Photo by Mikhail Svetlov

What happened to British realpolitik?

Britain needs strategic realism and foresight, and most importantly, new thought leaders

Artillery Row

Immediately prior to the EU referendum in the heady days of 2015, I wrote a short policy brief blog for a think tank in London, summarizing that in the (then unlikely) event of a British exit from the European Union, there might be a potential continental backlash. Either way, realpolitik dictates that British foreign policy establishment’s grand-strategy takes into account the changing strategic scenario that reflects a revanchist Russia, an increasingly disinterested and retrenching America and a potential Euro hegemon; and return to a tested balance of power realpolitik, which will fundamentally include two prospects: a détente with Russia, and backchannel diplomacy and quid-pro-quo with all the major power centers, that goes beyond electoral propriety and avoids the pitfalls of a volatile public opinion. It was very politely declined due to two given reasons: one, Britain was unlikely to leave the EU, and two, British interest was in supporting a rules-based promotion of “liberal democracy” in Europe.

Last week, both Chatham House and RUSI explained how it is in British interest to confront Russia and promote a rules-based liberal order. Listing a whole laundry list of British military assistance to Ukraine, including naval support, training and aid, an article in RUSI argued that British political support for Ukraine is “unequivocal”. It never mentioned why. In a more theoretical piece in Chatham House, it was argued that “resolutely resisting Russian ultimatums and providing Ukraine with all possible assistance in meeting the likely cost of doing so is an investment in setting the limits of Russian power”. It never defined “the West”. Nothing much has changed in the last few years, and the London blob clearly learnt nothing new.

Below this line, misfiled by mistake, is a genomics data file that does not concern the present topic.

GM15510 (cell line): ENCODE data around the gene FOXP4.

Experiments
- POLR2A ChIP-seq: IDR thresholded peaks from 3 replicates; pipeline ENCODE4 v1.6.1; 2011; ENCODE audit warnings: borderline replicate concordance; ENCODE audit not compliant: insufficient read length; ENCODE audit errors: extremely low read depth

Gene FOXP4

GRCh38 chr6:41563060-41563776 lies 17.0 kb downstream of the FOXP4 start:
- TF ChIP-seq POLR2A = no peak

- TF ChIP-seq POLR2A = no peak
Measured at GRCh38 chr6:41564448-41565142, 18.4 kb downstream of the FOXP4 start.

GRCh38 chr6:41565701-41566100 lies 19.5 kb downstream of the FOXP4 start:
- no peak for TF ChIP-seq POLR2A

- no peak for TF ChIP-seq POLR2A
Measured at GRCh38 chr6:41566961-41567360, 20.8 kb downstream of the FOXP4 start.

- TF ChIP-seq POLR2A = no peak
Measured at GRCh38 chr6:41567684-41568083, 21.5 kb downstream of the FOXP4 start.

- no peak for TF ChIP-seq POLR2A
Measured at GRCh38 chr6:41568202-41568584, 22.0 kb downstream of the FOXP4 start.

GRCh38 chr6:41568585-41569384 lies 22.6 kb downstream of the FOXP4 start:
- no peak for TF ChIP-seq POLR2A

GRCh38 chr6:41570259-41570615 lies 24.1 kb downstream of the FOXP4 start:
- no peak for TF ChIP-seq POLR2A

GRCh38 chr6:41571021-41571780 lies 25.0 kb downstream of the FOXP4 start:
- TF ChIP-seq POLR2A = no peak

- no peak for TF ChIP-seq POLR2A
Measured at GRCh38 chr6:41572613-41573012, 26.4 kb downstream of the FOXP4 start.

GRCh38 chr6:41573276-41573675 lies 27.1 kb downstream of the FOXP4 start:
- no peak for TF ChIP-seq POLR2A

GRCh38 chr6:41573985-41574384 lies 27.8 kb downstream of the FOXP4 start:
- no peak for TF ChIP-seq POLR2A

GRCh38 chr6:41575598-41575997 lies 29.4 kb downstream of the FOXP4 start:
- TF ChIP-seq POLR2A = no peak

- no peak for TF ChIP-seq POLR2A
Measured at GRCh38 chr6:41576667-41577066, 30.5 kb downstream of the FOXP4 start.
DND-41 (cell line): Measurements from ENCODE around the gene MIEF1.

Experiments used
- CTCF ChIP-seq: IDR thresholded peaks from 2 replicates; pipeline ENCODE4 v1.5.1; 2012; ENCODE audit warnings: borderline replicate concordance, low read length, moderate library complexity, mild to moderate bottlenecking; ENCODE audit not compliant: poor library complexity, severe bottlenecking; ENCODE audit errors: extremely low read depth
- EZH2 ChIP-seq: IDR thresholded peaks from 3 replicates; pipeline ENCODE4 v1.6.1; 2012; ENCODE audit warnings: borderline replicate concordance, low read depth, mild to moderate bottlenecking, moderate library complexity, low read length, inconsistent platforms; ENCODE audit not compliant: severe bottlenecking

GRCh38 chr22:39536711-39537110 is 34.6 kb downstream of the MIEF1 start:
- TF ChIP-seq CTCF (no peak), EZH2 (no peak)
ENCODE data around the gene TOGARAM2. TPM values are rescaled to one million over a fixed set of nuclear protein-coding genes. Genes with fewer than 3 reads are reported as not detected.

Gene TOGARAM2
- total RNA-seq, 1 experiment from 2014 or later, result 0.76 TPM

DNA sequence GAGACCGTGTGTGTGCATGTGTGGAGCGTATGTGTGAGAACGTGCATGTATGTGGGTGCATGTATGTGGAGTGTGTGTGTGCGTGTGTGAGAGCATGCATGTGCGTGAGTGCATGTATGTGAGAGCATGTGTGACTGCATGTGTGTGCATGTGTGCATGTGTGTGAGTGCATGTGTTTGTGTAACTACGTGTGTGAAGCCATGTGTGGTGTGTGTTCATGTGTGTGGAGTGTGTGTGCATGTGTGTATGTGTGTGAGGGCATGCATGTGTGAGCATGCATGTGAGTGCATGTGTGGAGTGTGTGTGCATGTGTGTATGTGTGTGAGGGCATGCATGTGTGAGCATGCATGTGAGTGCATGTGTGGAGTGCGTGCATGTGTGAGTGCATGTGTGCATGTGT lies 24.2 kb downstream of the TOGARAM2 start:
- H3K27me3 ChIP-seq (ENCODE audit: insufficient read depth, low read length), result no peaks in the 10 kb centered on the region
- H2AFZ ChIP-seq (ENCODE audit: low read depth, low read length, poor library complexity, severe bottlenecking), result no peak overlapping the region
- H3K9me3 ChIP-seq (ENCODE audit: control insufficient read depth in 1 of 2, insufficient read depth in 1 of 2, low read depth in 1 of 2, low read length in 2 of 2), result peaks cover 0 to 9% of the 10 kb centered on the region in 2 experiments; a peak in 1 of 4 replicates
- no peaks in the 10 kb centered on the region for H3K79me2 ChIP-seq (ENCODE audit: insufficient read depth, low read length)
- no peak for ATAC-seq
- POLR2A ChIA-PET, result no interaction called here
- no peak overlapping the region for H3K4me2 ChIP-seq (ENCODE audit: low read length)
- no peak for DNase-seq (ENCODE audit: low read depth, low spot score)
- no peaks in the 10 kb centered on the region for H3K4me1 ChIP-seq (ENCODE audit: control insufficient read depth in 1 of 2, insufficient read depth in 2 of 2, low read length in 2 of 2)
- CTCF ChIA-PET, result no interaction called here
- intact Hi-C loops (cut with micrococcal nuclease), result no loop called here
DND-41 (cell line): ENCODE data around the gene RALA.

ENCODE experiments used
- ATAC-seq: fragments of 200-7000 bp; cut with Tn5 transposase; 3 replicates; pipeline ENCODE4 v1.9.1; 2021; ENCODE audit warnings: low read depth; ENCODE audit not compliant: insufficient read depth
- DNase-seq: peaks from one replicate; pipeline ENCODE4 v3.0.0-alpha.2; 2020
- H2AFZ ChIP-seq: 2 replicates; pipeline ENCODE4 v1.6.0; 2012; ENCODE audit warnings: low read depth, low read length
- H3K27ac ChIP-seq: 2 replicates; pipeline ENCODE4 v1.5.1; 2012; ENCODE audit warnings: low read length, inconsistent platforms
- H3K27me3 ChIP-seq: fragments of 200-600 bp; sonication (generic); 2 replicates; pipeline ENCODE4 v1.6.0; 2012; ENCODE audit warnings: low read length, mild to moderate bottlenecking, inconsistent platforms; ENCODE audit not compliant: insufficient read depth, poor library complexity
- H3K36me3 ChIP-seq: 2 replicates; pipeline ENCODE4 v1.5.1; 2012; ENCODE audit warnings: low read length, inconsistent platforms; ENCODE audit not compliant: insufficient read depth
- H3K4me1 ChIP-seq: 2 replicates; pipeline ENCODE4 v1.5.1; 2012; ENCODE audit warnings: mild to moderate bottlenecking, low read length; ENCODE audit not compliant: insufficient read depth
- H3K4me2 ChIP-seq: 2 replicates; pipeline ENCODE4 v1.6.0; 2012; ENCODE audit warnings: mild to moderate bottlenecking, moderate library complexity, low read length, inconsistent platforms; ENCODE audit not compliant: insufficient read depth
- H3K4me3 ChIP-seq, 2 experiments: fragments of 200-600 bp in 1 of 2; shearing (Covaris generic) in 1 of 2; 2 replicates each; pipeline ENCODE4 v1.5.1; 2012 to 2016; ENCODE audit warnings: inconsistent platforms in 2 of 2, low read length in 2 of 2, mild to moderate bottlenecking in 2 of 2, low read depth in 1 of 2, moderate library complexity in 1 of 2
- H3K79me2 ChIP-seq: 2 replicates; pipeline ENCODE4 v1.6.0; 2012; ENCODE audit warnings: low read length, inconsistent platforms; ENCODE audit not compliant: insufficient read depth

That is how a great power thinks, only in terms of narrow interests

Why is the British blob gunning for Russia in Ukraine, and where is the alternative realist perspective? Balance of power and ruthless amoral realism was once in British blood. Britain perfected “divide and rule” to an artform. Why do the think-tanks now seem like a Brezhnev-era state college, unoriginal and unimaginative, with diverse names from all across the spectrum and opinions ranging from a B- all the way to a B+? Moscow State University in the 80s had students from Syria to Mongolia, everyone arguing about how crucial scientific socialism is in preserving a healthy crop of soy-beans. Change socialism to liberal internationalism and rules-based order, and you’d see no difference with the foreign policy research being churned out from premier London hivemind. At least here in the US, there is a healthy ascendency of reactionary realism. That is how a great power thinks, only in terms of narrow interests.